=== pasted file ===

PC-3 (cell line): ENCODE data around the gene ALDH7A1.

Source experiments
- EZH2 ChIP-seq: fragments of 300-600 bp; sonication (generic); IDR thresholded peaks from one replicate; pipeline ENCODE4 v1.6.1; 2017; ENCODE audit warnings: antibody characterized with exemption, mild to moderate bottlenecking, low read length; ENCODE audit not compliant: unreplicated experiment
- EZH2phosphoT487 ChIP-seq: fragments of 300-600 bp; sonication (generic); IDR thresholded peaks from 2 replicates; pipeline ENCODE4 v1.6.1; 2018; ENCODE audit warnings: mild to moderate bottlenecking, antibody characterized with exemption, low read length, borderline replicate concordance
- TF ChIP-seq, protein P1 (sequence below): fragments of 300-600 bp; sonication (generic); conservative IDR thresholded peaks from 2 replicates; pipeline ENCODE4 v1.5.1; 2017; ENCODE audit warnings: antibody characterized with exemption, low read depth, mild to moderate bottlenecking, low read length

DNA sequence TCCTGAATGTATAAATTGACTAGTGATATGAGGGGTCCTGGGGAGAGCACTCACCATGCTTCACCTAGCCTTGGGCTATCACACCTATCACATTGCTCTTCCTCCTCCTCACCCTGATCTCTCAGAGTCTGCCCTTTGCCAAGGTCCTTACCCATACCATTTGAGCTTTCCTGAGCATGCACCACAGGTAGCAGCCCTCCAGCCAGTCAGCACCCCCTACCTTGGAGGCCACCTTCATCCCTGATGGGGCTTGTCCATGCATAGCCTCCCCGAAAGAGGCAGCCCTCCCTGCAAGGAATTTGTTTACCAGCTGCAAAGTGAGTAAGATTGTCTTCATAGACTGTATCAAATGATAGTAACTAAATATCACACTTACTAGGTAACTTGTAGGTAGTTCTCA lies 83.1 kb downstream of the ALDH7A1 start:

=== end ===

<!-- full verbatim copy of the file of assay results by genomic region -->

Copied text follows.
PC-3 (cell line): ENCODE data around the gene ALDH7A1.

Source experiments
- EZH2 ChIP-seq: fragments of 300-600 bp; sonication (generic); IDR thresholded peaks from one replicate; pipeline ENCODE4 v1.6.1; 2017; ENCODE audit warnings: antibody characterized with exemption, mild to moderate bottlenecking, low read length; ENCODE audit not compliant: unreplicated experiment
- EZH2phosphoT487 ChIP-seq: fragments of 300-600 bp; sonication (generic); IDR thresholded peaks from 2 replicates; pipeline ENCODE4 v1.6.1; 2018; ENCODE audit warnings: mild to moderate bottlenecking, antibody characterized with exemption, low read length, borderline replicate concordance
- TF ChIP-seq, protein P1 (sequence below): fragments of 300-600 bp; sonication (generic); conservative IDR thresholded peaks from 2 replicates; pipeline ENCODE4 v1.5.1; 2017; ENCODE audit warnings: antibody characterized with exemption, low read depth, mild to moderate bottlenecking, low read length

DNA sequence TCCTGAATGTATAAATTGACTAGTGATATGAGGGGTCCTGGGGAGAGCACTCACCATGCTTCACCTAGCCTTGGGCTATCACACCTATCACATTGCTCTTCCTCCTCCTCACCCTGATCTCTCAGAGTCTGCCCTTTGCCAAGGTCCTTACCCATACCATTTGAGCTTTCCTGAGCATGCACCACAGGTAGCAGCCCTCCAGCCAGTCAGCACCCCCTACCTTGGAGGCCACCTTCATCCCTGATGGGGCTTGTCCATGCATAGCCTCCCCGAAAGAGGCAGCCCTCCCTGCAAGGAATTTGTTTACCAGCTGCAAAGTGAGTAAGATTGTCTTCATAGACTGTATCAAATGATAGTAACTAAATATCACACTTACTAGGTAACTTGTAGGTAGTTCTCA lies 83.1 kb downstream of the ALDH7A1 start: